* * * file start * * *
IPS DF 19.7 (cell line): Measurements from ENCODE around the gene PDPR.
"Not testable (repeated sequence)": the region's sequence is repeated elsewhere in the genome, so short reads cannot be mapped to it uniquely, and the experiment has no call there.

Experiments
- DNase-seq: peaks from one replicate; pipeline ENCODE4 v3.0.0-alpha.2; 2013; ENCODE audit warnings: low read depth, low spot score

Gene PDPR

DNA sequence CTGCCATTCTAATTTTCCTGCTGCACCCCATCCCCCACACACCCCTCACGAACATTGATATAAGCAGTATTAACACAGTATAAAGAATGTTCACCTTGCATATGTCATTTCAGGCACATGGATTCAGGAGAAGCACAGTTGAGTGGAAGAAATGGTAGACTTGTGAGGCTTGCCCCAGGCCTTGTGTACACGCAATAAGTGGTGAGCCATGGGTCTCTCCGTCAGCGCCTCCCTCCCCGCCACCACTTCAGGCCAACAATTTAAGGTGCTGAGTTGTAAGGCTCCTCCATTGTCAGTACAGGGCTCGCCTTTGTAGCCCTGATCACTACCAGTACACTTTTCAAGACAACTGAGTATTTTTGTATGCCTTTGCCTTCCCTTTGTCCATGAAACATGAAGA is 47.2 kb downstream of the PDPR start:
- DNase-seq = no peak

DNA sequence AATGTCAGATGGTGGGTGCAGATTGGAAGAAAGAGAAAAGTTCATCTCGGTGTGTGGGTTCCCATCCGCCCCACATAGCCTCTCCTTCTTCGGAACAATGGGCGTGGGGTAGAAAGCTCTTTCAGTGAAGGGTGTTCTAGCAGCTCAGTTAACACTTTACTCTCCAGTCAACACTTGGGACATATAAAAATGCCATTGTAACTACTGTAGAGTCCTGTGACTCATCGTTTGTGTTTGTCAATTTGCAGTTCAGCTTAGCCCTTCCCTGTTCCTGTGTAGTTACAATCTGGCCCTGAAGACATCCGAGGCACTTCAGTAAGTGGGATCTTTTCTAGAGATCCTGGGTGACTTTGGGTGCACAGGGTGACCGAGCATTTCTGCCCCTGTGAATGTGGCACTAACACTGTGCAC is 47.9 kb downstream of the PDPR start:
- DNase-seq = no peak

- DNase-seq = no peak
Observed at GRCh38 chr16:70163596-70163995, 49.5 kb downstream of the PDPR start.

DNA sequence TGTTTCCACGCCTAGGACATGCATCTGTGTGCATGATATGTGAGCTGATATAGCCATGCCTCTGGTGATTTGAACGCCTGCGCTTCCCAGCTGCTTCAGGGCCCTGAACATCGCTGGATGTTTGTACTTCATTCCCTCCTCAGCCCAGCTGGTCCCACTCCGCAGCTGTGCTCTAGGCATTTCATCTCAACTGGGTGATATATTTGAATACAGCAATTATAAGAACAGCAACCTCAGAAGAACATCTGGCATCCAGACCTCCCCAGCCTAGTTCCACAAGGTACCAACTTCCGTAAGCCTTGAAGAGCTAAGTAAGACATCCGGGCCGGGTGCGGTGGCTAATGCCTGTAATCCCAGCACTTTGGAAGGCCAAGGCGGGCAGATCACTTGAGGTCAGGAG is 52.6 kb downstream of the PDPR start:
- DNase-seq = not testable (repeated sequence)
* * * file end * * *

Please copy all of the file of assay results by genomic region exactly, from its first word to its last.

IPS DF 19.7 (cell line): Measurements from ENCODE around the gene PDPR.
"Not testable (repeated sequence)": the region's sequence is repeated elsewhere in the genome, so short reads cannot be mapped to it uniquely, and the experiment has no call there.

Experiments
- DNase-seq: peaks from one replicate; pipeline ENCODE4 v3.0.0-alpha.2; 2013; ENCODE audit warnings: low read depth, low spot score

Gene PDPR

DNA sequence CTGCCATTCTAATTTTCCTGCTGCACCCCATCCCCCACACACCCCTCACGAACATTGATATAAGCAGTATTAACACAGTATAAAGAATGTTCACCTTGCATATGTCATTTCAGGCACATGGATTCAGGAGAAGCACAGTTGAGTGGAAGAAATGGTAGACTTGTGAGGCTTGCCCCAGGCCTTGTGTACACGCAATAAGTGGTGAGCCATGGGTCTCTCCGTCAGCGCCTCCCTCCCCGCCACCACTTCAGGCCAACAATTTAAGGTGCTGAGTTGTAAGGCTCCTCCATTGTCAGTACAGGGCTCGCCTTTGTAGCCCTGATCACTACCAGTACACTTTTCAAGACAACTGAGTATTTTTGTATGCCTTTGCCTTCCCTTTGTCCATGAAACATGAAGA is 47.2 kb downstream of the PDPR start:
- DNase-seq = no peak

DNA sequence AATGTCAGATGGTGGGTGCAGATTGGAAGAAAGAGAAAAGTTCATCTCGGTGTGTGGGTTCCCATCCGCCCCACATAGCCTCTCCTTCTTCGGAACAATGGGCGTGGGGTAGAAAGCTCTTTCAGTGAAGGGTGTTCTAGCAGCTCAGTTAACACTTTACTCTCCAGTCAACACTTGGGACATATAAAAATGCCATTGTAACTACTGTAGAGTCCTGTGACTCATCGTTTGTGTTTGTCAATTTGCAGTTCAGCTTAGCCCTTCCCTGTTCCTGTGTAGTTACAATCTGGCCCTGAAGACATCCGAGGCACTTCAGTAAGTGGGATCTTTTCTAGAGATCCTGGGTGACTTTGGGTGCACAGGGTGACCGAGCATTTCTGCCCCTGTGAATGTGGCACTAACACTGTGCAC is 47.9 kb downstream of the PDPR start:
- DNase-seq = no peak

- DNase-seq = no peak
Observed at GRCh38 chr16:70163596-70163995, 49.5 kb downstream of the PDPR start.

DNA sequence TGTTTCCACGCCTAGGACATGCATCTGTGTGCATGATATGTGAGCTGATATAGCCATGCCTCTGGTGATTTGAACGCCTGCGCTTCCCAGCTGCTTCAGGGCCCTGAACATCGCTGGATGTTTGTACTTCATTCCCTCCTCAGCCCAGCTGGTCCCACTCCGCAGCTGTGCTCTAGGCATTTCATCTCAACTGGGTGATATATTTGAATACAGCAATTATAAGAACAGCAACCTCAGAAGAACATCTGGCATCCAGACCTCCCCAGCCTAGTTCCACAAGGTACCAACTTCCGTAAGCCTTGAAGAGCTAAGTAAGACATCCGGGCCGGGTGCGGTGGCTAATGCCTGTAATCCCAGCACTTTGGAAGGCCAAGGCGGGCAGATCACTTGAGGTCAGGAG is 52.6 kb downstream of the PDPR start:
- DNase-seq = not testable (repeated sequence)